"Size 40 Narrow" ("Oh, it'll give"), Les Frustrès 3, Bretécher/Industria Graphica © Claire Bretécher/Dargaud

By the much-vaunted heyday of May '68, Bretécher had made her way out of penury. "By then, thanks to Spirou, I had steady work so the demonstrations didn't interest me. They were just for those who had spare time, who could afford it." Real female liberation, she maintained, came in two forms: 1967's La loi Neuwirth, enabling legal contraception and 1975's La loi Veil, which legalized abortion. All her life Bretécher remained outspoken on the subjects. "Falling pregnant without wanting to," she said in 1998, was "as bad as having a cancer."

Between 1965 and 1966, Bretécher had illustrated gags for Tintin. But, when some of Spirou's Belgian stars were on a visit to Paris, she managed to meet them. She followed this up by sending them Des navets dans le cosmos ("Turnips in Space") and, soon, the magazine accepted a series: Les GnanGnan. (It featured babies having adult conversations.) "All that was critical," she told José-Louis Bocquet in 2007. "Because that was how I got to know Yvan Delporte, Jijé and Franquin. This was 1967 and it put me over the moon; Spirou was a totally mythic magazine."

By 1969, she was also back at Pilote. This time, she came prepared – with a medieval strip starring the princess "Cellulite". By now, Pilote's contributors included the press cartoonists Fred, Cabu and (Jean-Marc) Reiser. Goscinny had taken them in after the censor closed Hara-Kiri. Later, they would go on to form Charlie Hedbo.

"Les Frustrés et le Bolot Occidental" (France Loisirs, 1978)

All of them had an effect on Bretécher. But, at 29, she finally knew who she was and what she wanted. "I've made many friends inside the world of comics. But, in terms of art, the Belgians had the most effect – Delporte, Gillain ("Jijé") and Franquin. Franquin especially; he could make a straight line magic! All those artists worked like total maniacs. Uderzo and Goscinny too – although, of course, they weren't Belgian. Uderzo actually produced a planche a day! But Franquin… he might sketch a pig three hundred times before, in the end, he had something that satisfied him. He was fascinating, both as a man and an artist."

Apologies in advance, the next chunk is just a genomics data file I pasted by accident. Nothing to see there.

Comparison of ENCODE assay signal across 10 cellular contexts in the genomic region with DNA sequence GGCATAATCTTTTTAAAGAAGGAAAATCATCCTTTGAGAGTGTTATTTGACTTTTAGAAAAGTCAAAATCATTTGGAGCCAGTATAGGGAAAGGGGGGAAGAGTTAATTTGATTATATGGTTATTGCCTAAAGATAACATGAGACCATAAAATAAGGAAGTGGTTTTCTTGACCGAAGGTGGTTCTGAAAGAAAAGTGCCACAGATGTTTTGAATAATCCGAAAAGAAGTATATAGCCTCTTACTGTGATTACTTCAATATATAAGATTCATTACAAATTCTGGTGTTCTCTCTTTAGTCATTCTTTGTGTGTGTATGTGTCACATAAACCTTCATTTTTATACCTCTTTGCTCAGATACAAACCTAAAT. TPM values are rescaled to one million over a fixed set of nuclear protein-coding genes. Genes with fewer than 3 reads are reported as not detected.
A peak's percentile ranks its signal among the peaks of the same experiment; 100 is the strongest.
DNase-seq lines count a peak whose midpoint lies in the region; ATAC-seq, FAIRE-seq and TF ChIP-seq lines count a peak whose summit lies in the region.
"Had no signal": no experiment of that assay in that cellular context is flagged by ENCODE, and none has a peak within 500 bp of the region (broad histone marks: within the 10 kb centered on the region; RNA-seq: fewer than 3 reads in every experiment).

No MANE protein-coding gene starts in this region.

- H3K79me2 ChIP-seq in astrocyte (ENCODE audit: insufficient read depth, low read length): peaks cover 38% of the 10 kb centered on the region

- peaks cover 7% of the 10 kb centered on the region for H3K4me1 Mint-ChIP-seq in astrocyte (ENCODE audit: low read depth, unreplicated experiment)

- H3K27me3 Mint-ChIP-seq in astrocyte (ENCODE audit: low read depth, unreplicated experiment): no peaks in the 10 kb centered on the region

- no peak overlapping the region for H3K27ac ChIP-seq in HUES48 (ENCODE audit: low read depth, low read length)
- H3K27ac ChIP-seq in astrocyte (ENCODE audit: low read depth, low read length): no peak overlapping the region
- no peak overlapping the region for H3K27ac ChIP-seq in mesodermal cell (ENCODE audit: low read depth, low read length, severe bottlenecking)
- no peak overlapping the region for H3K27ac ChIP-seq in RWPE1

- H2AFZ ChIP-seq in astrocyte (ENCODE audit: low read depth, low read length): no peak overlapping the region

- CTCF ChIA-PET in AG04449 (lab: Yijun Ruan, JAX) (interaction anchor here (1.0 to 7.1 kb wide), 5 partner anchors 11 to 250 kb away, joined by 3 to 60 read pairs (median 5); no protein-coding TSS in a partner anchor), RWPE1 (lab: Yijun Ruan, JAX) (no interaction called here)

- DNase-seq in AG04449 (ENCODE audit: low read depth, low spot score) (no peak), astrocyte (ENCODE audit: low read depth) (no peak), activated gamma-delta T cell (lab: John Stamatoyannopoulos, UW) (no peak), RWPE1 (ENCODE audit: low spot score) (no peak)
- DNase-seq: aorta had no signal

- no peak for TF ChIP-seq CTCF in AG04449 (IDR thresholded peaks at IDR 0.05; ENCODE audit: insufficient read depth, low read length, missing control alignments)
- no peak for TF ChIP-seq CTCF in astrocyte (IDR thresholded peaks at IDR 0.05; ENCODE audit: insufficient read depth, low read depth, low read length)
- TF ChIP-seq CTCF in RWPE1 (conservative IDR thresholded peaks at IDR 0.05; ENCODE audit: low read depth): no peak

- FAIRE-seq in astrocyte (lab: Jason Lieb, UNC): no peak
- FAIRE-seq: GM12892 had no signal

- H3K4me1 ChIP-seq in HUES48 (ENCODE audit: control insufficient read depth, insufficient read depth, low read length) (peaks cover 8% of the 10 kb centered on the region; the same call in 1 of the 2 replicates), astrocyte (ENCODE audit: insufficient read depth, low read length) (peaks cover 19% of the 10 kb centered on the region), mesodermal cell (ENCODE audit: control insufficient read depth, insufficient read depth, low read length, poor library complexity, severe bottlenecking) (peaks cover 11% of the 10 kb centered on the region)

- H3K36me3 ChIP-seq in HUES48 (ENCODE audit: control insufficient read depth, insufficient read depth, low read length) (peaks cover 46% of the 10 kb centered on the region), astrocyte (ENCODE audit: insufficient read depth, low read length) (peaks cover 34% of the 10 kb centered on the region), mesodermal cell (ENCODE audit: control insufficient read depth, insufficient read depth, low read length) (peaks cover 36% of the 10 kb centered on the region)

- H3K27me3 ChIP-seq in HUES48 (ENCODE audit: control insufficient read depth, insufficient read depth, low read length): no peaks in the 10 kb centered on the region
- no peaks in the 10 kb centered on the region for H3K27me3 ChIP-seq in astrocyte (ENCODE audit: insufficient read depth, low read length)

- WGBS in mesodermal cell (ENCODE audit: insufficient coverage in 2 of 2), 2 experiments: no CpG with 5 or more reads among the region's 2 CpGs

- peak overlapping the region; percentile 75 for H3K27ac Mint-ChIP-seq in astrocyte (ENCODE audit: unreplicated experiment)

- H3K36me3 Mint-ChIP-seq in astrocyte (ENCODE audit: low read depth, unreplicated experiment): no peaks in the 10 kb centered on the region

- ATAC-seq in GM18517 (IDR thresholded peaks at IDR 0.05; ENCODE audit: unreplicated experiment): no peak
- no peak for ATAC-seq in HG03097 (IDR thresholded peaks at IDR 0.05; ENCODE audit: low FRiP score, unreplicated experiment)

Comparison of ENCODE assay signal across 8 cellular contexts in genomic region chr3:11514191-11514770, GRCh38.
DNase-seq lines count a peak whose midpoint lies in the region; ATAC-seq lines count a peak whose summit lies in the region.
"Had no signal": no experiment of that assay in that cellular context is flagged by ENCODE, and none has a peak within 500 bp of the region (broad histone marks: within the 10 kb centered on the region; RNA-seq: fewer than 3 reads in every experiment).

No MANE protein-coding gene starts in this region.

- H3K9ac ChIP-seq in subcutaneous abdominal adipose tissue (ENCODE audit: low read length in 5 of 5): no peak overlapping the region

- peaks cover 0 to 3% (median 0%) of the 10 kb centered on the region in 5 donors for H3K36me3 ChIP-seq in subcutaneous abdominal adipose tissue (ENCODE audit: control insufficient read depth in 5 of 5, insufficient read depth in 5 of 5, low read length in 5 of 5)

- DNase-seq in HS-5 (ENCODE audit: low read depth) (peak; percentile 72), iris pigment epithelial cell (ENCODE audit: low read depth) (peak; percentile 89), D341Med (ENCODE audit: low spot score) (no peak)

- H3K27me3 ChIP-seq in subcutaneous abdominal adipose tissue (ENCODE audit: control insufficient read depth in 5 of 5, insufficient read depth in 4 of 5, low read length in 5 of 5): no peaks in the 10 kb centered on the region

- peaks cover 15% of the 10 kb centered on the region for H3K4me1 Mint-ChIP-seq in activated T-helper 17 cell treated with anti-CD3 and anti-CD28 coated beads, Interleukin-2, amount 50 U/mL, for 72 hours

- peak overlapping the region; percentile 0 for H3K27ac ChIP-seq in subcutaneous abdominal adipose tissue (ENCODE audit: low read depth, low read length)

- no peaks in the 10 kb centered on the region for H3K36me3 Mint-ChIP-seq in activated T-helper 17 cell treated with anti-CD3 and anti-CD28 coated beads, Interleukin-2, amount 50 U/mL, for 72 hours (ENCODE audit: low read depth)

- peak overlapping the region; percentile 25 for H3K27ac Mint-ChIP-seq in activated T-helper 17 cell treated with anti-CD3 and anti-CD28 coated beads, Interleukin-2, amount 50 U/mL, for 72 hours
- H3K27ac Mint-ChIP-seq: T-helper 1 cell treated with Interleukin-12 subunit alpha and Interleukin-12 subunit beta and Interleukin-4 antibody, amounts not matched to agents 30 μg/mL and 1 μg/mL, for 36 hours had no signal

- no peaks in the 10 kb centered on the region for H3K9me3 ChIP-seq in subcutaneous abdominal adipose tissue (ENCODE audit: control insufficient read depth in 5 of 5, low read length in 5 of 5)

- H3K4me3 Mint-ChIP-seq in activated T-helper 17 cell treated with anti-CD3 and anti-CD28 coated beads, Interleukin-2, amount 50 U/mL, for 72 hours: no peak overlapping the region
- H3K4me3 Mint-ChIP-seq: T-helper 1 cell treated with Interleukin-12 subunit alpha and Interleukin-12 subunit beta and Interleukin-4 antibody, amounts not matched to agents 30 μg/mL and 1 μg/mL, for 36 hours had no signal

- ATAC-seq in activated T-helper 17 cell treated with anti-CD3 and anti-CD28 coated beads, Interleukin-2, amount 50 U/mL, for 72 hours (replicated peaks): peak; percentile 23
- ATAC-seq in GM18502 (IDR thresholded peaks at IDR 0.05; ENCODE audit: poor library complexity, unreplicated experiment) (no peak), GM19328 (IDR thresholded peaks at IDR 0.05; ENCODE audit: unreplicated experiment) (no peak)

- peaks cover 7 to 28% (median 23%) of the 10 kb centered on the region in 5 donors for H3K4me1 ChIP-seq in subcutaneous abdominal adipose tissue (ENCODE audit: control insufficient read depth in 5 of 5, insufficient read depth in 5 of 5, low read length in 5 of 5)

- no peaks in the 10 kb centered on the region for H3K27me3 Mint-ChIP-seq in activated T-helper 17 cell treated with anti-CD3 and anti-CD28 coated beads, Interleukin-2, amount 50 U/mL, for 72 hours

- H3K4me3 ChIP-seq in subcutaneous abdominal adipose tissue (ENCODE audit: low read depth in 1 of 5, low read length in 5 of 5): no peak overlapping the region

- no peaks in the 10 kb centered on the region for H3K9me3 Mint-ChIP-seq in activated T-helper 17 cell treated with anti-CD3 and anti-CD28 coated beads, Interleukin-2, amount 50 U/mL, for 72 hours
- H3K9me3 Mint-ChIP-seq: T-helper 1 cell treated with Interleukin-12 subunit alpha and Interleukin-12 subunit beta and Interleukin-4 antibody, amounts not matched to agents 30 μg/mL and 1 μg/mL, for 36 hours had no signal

When asked about being "the only woman" in comics, Bretécher always drew attention to other names: Nicole Claveloux, Chantal Montellier, Florence Cestac, Annie Goetzinger and Jeanne Puchol. Her voice was never that of an embattled aspirant but the voice of a genuine equal to men. She trained, learned, worked and succeeded in a male environment.

"Feminine Health, Sculptural Beauty", © Claire Bretécher/Centre Georges Pompidou

Launching L'Echo des Savanes in 1972 proved to be another pivotal move. "Our self-publishing that was a revelation… after that, I knew how to do my books." Unlike Gotlib and Mandryka, however, Bretécher would have preferred to also work for Pilote. (The magazine's 1968 "uprising" – partly behind Savanes – had preceded her 1969 arrival.) "I never thought Goscinny would take L'Echo so personally," she told Bocquet. "It was just that moment in time… His success with Asterix turned him into a scapegoat."*